Noche Flamenco performed "Searching for Goya" on Saturday at Williams College. (Photo by Jesse Rodkin)
In a world of dissent, anxiety and turmoil, Soledad Barrio and Noche Flamenco’s “Searching for Goya” is timely.
Yes, the evening-length piece is based on Francisco’s Goya’s more than 200-year-old print series “Disaster of War.” But the work with the amazing talented ensemble of flamenco artists, as assembled by director and choreographer Martin Santangelo, couldn’t be more contemporary; and more haunting.
“Searching for Goya,” as seen in a preview version on Saturday night at Williams College, is an eight-part creation. And while each depiction is not equal in power to touch an audience, the majority did with its raw images of war’s ravages – mainly death and poverty.
The evening began with the engaging voice of singer Manuel Gago who called everyone to attention. Alone on a darkened stage, his voice cut through distractions. He was the commander who made way for all that followed – the rage and tenderness of a trio of flamenco dancers, including the bold Barrio, who were complemented by a scintillating ensemble of guitars, singers and a percussionist David “Chupete” Rodriguez who fingered the castanets like no other.
The goal of the work was to recreate what Goya saw, and subsequently drew, during the conflicts between Spain and Napoleon’s France. The prints are considered his protest against the violence.
An anti-war message was not obvious in “Searching for Goya,” but what was is this sense of stolen unity and harmony. In the early scenes, one at the town plaza in which the people sing together followed up by a flirtatious solo featuring Marina Elana with fan and parasol, offered up a vision of community that was sweet and pleasing.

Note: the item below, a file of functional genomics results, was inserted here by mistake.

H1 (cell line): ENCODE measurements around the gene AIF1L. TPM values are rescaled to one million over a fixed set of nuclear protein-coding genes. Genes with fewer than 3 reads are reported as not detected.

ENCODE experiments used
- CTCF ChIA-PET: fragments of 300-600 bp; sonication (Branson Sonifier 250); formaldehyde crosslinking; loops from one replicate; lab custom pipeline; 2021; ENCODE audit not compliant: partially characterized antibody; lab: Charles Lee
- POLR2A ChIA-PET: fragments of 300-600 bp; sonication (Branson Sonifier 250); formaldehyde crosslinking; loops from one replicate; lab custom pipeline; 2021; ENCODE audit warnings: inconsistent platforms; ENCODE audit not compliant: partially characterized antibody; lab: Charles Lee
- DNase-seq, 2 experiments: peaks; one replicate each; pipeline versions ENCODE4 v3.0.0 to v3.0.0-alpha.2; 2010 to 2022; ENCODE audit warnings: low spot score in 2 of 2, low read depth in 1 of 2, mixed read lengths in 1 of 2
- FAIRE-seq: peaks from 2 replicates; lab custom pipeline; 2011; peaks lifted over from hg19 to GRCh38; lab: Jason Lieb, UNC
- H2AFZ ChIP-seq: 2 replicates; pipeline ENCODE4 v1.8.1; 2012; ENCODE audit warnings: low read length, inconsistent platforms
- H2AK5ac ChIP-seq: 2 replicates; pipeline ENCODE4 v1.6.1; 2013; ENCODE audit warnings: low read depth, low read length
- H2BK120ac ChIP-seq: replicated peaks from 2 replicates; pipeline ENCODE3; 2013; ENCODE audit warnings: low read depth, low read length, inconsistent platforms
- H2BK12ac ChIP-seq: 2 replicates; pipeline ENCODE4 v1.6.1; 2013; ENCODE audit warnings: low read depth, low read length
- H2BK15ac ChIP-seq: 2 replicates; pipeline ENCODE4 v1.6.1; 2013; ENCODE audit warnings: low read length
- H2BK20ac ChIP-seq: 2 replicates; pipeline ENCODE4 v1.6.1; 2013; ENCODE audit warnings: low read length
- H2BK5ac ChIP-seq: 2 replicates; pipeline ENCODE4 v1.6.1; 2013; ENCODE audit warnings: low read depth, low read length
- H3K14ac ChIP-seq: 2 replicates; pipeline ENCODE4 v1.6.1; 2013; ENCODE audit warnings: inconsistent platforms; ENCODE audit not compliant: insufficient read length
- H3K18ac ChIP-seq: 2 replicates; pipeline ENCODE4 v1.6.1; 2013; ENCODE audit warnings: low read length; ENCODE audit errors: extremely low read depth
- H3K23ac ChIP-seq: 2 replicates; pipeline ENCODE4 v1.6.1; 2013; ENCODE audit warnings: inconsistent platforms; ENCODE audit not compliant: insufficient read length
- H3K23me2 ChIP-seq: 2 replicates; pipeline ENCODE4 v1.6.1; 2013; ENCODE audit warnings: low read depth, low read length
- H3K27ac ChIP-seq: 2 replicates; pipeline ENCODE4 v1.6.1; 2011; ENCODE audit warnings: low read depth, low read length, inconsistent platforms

Then comes Carmina Cortes who sings Bulerias. To the non-Spanish speaking person, like myself, Cortes’ big voice was scolding and warning. The soothsayer in green gown, she pointed a finger at the audience, the society complicit in the mess.
A searing solo with dancer Pablo Fraile, accompanied by guitarist Eugenio Iglesias, followed. It expressed the stalwart action that machismo requires. Fraile was a rod, strong, gritty and resolute.
The one of the most memorable moments came from Rodriguez who fingers stormed over the castanets as a barefooted and shrouded woman slowly moved across the stage in the most direct recreation of a Goya print, “The Beds of Death.”
Even more potent was Barrio in her final face-off with death in “Asomandose.” In the dance, accompanied by the musical ensemble, Barrio, dressed in black, drew the audience in with her full-body soliloquy. Her rapid-fired footwork as she flung her body forward and back, up and down, portrayed a fear and anger at all that took place.
She left the audience breathless and stunned by her honesty and intensity.
Bravo Soledad Barrio and Noche Flamenco.